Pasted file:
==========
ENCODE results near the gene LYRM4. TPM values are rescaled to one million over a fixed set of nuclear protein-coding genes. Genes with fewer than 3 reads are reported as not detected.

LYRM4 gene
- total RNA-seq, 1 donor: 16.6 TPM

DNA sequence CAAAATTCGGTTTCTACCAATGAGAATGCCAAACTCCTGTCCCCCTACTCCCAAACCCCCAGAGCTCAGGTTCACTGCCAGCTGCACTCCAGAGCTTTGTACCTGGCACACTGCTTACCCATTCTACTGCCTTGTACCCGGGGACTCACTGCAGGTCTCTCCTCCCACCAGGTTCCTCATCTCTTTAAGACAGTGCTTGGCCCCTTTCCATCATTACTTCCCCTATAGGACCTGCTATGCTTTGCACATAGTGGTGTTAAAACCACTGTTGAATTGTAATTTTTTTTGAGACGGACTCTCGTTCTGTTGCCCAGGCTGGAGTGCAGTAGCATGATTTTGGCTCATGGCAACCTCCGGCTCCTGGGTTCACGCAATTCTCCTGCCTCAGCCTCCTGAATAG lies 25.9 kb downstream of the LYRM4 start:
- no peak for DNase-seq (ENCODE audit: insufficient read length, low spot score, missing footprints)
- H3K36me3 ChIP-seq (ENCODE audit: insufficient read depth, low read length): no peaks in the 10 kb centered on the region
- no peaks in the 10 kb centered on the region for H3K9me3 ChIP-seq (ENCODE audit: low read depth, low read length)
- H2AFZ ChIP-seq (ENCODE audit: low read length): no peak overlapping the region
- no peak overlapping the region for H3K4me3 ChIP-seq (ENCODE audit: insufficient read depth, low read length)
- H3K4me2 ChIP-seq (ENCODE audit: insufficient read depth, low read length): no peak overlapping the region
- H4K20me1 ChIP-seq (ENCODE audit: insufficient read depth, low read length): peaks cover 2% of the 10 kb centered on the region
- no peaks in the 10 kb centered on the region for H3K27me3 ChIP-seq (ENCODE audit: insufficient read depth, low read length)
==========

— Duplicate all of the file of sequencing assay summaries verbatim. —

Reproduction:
ENCODE results near the gene LYRM4. TPM values are rescaled to one million over a fixed set of nuclear protein-coding genes. Genes with fewer than 3 reads are reported as not detected.

LYRM4 gene
- total RNA-seq, 1 donor: 16.6 TPM

DNA sequence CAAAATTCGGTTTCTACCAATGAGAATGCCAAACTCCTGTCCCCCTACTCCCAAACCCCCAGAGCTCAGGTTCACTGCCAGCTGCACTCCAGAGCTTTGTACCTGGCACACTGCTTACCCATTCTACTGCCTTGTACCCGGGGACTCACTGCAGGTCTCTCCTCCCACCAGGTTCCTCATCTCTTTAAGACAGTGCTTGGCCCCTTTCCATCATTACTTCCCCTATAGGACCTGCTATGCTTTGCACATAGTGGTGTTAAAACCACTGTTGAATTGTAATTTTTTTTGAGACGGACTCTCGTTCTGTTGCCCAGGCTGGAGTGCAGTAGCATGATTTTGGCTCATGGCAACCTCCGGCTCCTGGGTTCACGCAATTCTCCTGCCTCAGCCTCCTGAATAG lies 25.9 kb downstream of the LYRM4 start:
- no peak for DNase-seq (ENCODE audit: insufficient read length, low spot score, missing footprints)
- H3K36me3 ChIP-seq (ENCODE audit: insufficient read depth, low read length): no peaks in the 10 kb centered on the region
- no peaks in the 10 kb centered on the region for H3K9me3 ChIP-seq (ENCODE audit: low read depth, low read length)
- H2AFZ ChIP-seq (ENCODE audit: low read length): no peak overlapping the region
- no peak overlapping the region for H3K4me3 ChIP-seq (ENCODE audit: insufficient read depth, low read length)
- H3K4me2 ChIP-seq (ENCODE audit: insufficient read depth, low read length): no peak overlapping the region
- H4K20me1 ChIP-seq (ENCODE audit: insufficient read depth, low read length): peaks cover 2% of the 10 kb centered on the region
- no peaks in the 10 kb centered on the region for H3K27me3 ChIP-seq (ENCODE audit: insufficient read depth, low read length)